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Thursday, April 5, 2007
What the government is trying to accomplish
By KAHO SHIMIZU
Six bills have been submitted to the Diet to revise labor regulations to better suit diversifying working conditions. Following are questions and answers on the bills and government moves to reform the labor market:
What does the government hope to achieve with these bills?
The government says they are designed to cope with the changing environment of Japan's labor market, including the rising number of temporary workers and part-timers and shrinking labor force caused by the declining population.
Having suffering through the prolonged economic slump combined with intensifying global competition, companies feel compelled to drop such long-held practices as lifetime employment and seniority-based pay.
Instead, an increasing number of firms have in recent years adopted merit-based wage systems and hired more nonpermanent workers. Experts say this has contributed to a widening gap in income. A government survey shows that nonregular employees now account for nearly a third of the nation's workforce.
What is in the bills?
Three of the six are aimed at reducing income disparities and improving job conditions for low-wage earners.
The first would revise the Part-time Work Law to encourage improved status for part-timers. Employers would be required to offer the same treatment, including wages and training, to part-timers whose duties are equivalent to those of regular workers.
The second is aimed at raising minimum wages. Under the current Minimum Wages Law, the lowest legal pay varies by region and is determined by local-level labor offices every year. The national average last year was 673 yen. Although the bill doesn't contain a specific target for minimum wages, it includes a clause stipulating that balancing the level of minimum wages and that of welfare payments should be taken into account so workers do not earn less than what they would receive if they were on welfare.
The third bill would revise the Employment Measure Law to promote hiring of young unskilled temporary workers by asking companies to fairly evaluate their past job experiences and banning companies from setting age limits on job applicants.
As for the remaining bills, one would amend the Labor Standards Law to raise overtime pay to an additional 50 percent, instead of 25 percent at present. However, the higher rate would only be applied to overtime in excess of 80 hours a month.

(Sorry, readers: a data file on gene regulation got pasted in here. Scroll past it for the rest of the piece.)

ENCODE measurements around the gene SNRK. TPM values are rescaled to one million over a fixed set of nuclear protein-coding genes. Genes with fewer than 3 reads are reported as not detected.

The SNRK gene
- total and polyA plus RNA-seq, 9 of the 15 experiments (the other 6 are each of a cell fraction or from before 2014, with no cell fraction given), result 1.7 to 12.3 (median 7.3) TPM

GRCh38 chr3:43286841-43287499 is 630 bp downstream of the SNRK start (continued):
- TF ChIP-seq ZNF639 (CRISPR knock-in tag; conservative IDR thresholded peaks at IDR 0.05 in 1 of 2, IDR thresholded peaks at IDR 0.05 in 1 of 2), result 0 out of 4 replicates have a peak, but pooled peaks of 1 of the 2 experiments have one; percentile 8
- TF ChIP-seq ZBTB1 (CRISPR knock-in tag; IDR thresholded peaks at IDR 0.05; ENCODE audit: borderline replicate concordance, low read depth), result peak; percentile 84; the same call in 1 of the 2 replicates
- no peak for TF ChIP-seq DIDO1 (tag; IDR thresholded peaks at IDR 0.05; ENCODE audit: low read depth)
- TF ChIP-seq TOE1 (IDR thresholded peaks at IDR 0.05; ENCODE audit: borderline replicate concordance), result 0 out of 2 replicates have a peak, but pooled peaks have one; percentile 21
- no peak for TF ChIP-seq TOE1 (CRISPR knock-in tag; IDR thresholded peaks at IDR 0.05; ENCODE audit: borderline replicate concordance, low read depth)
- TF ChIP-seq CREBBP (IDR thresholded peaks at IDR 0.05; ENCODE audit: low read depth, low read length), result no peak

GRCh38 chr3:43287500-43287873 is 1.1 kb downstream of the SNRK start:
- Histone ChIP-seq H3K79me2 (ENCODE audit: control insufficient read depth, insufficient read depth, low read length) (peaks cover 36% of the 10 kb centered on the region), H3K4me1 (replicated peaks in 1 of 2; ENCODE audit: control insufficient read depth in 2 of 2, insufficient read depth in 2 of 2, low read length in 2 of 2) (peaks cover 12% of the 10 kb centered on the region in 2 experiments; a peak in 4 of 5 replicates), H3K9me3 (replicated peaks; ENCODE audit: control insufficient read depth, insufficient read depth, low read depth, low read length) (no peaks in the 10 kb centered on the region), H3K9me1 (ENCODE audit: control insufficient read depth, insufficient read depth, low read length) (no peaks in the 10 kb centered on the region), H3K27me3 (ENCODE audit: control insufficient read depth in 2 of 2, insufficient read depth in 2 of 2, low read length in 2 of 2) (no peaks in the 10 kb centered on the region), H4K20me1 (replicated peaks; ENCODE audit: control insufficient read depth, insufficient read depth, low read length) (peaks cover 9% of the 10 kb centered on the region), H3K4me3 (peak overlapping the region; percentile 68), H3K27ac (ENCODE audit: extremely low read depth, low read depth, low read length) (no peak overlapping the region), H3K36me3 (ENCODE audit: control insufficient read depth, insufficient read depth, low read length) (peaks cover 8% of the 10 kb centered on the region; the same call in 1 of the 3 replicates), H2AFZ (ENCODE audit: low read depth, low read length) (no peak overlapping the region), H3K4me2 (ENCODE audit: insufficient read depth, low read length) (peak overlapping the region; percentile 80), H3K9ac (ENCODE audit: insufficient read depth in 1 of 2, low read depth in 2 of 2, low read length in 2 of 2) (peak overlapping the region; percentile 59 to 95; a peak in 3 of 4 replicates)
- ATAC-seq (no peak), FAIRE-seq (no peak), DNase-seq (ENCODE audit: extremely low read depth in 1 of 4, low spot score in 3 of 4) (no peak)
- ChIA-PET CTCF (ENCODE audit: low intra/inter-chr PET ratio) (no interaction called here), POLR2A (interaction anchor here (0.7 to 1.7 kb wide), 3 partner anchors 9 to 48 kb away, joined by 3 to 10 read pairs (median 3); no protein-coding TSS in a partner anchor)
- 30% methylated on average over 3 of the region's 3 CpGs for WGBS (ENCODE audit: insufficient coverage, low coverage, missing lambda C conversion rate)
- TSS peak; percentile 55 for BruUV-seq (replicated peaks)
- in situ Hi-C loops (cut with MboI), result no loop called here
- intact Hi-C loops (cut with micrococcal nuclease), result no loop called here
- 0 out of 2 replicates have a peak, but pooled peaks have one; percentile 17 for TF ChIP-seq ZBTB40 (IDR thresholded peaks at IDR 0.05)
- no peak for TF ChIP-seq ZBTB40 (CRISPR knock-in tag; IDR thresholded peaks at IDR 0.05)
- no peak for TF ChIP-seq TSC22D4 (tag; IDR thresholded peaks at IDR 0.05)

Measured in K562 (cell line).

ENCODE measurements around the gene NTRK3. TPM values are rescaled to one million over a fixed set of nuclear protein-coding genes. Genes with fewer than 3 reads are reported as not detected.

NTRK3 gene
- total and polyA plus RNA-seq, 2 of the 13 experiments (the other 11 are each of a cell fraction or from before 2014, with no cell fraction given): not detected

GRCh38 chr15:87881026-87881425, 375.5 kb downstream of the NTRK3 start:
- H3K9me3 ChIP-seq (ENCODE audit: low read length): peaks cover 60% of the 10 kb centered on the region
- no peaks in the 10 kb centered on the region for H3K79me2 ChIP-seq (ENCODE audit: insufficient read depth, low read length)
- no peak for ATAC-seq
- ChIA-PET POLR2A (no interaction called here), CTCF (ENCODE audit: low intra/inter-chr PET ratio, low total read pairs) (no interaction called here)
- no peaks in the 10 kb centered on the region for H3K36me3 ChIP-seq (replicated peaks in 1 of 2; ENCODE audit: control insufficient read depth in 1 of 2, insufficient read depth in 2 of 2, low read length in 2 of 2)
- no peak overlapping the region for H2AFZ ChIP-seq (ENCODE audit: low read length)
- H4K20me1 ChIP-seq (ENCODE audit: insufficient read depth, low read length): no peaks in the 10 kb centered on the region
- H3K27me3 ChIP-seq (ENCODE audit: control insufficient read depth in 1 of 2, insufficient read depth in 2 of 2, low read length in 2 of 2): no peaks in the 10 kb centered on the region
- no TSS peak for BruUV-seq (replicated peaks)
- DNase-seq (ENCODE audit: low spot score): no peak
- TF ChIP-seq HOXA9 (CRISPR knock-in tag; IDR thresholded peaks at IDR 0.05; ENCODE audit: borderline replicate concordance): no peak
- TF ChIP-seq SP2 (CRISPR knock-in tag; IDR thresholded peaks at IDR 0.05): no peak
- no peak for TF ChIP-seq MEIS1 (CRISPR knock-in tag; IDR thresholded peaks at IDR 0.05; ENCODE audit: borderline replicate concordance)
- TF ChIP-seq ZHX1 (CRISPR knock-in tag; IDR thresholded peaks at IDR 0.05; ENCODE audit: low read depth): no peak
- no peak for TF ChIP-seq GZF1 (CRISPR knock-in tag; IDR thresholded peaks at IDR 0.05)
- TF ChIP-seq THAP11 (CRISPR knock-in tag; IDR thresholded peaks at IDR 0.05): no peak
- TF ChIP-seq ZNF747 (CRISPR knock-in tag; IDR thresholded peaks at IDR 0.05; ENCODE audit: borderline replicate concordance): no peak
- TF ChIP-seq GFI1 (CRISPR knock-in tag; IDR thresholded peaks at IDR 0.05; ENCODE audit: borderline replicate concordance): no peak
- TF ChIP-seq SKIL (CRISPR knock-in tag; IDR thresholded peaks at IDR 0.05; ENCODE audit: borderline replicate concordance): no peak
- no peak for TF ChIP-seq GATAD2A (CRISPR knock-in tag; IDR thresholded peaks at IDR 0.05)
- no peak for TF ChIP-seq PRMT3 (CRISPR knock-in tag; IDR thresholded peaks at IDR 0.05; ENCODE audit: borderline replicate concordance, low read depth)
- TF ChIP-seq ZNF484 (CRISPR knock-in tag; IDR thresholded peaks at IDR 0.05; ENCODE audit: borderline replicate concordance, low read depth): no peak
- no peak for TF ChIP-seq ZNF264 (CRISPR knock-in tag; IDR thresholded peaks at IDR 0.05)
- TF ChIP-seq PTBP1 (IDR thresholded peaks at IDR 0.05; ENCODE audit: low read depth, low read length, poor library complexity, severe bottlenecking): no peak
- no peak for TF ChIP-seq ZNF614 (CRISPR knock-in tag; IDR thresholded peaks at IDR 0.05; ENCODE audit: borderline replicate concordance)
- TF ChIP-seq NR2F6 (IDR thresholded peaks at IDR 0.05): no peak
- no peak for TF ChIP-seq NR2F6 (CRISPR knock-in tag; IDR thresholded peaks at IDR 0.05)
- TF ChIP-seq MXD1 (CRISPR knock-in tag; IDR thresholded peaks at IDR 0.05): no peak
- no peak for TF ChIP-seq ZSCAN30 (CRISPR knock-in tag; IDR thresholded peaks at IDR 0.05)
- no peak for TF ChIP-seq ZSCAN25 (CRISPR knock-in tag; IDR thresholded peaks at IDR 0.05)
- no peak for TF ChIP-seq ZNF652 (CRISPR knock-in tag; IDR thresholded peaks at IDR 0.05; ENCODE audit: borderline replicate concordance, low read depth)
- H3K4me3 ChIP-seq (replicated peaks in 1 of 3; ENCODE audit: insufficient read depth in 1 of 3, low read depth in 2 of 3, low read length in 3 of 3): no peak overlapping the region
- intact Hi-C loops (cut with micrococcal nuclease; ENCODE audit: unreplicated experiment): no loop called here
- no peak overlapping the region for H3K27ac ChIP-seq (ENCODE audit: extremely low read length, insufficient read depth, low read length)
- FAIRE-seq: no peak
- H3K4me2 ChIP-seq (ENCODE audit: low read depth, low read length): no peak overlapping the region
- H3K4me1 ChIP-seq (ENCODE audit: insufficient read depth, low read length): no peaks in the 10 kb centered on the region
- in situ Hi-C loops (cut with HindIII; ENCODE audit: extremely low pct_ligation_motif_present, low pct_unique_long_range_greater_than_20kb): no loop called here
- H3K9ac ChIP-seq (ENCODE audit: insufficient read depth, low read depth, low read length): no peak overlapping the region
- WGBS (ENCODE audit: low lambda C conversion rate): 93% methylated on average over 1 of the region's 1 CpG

Another bill would create the Labor Contracts Law to better deal with rising labor disputes. Basic rules would be established for job conditions and employment contracts covering dismissals and transfers. For example, an employee would have to consent to being loaned out to another firm.
The final bill would revise the Employment Insurance Law to raise the percentage of financial support for employees taking child-care leave to 50 percent from the current 40 percent. The revision is aimed at stemming the declining birthrate.
Will the bills solve these labor-related problems?
Whether the changes will be effective remains to be seen, because labor-management clashes forced the government to give up on making most of the new rules obligatory.
For example, the proposed revision under the Employment Measure Law on encouraging firms to hire more unskilled temporary workers would not be mandatory.
Will they be approved by the end of the current Diet session?
Most likely. Because the government mapped out the bills after taking opinions from labor and management representatives, the bills are mostly the product of compromise.
Opposition parties have questions on how effective the bills will be in dealing with employment problems, but they basically agree with the principles.
The most controversial issue was excluding certain white-collar workers from overtime pay, but the government decided to drop it in the face of strong opposition from unions and salaried workers.
What other government moves are under way to improve the labor situation?
The Council on Economic and Fiscal Policy, a key government economic committee, has set up a special advisory panel to discuss midterm policy on labor market reforms dubbed the "labor big-bang," aiming to wrap up discussions by June.
Naohiro Yashiro, a professor at International Christian University who chairs the nine-member panel, said its aim is "to draw a picture of new, ideal work styles from a broader view that will best fit workers in Japan."
But because the panel covers a wide range of topics, it is still unclear what kind of proposal it will come up with in its final report. Some players, especially unions, are suspicious the panel may be trying to reduce legal protection for workers.
The panel recently released a midterm report calling for specific goals to promote employment of young people, women and older people to cope with the shrinking labor force.
It is also discussing measures to allow workers to achieve a "work-life balance," according to the report, but the panel has yet to come up with specifics.
"Japan's conventional employment system is based on the notion that men work outside and their wives are full-time homemakers," Yashiro said, adding this has led men to work long hours. "But that is no longer the case. . . . We must change the way men work."